“We will not allow racism to perpetuate through inaction,” the supervisors said in their unanimously-approved resolution.
“We believe in a re-examination of policies and practices that have a discriminatory impact,” the resolution added, saying the supervisors would work with law enforcement and “institute proven approaches” to working with drug and mental health issues.
The county supervisors – whose biggest campaign spenders are the sheriff’s deputies’ union – didn’t say what action they would take to follow up on their promise.
None of the supervisors responded to messages Tuesday seeking comment on Voice of OC’s discovery that drug paraphernalia possession is the county’s most prosecuted crime.
Valerie Amezcua, who worked for 30 years as an OC probation officer, said there’s a major shortage of treatment beds for people caught with drugs and want treatment.
And many of the drug programs that do exist require people to be sober for a week or two before entering – a major obstacle for people with serious addictions, she said.
“Those that do really want to get out of that addiction and that in and out of the justice system, we should be able to help them,” Amezcua said in an interview with Voice of OC.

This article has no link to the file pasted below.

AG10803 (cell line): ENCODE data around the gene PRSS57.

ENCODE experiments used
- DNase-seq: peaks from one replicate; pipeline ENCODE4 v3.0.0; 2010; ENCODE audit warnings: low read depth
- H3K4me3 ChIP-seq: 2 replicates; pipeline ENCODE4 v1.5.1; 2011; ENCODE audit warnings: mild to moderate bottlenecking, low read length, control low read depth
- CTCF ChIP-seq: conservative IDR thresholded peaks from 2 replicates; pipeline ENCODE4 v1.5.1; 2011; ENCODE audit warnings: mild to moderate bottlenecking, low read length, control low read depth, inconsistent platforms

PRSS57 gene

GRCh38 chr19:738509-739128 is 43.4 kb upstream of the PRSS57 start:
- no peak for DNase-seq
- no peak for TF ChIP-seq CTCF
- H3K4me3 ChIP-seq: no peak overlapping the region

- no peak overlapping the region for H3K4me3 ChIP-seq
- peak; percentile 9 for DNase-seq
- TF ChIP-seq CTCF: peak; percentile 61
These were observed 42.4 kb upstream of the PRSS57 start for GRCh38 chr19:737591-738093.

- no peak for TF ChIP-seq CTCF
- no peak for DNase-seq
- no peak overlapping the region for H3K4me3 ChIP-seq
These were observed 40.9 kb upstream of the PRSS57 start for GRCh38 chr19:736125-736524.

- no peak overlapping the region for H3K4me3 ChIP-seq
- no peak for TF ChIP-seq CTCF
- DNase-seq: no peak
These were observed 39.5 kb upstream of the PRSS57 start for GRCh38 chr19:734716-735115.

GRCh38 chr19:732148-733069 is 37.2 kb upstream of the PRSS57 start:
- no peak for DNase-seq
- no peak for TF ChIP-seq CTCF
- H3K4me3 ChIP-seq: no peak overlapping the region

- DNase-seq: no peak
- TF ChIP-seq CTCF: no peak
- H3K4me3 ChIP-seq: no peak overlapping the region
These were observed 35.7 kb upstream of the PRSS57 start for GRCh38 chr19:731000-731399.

“It’s really about where the Board of Supervisors allocates the money. Because we have some great probation officers that really want to help their clients, in my 30-year experience. But we don’t have enough beds,” she added.
“So are we really trying to help a person who has a drug addiction? Or are we speaking out of both sides of our mouth” Amezcua said.
“It has to be balanced. So yes there has to be an enforcement piece, but there also has to be a residential piece…They’re carrying drug paraphernalia because they have a drug problem.”
Juan Viramontes, who leads OC’s largest law enforcement officers’ union, didn’t respond to a request for comment on paraphernalia possession being the most-prosecuted criminal charge in Orange County.
Instead, his spokeswoman referred comment to the DA’s office, adding that the drug paraphernalia prosecution level “coincides with recent reports on the increase in substance abuse in Orange County, especially during the coronavirus pandemic.”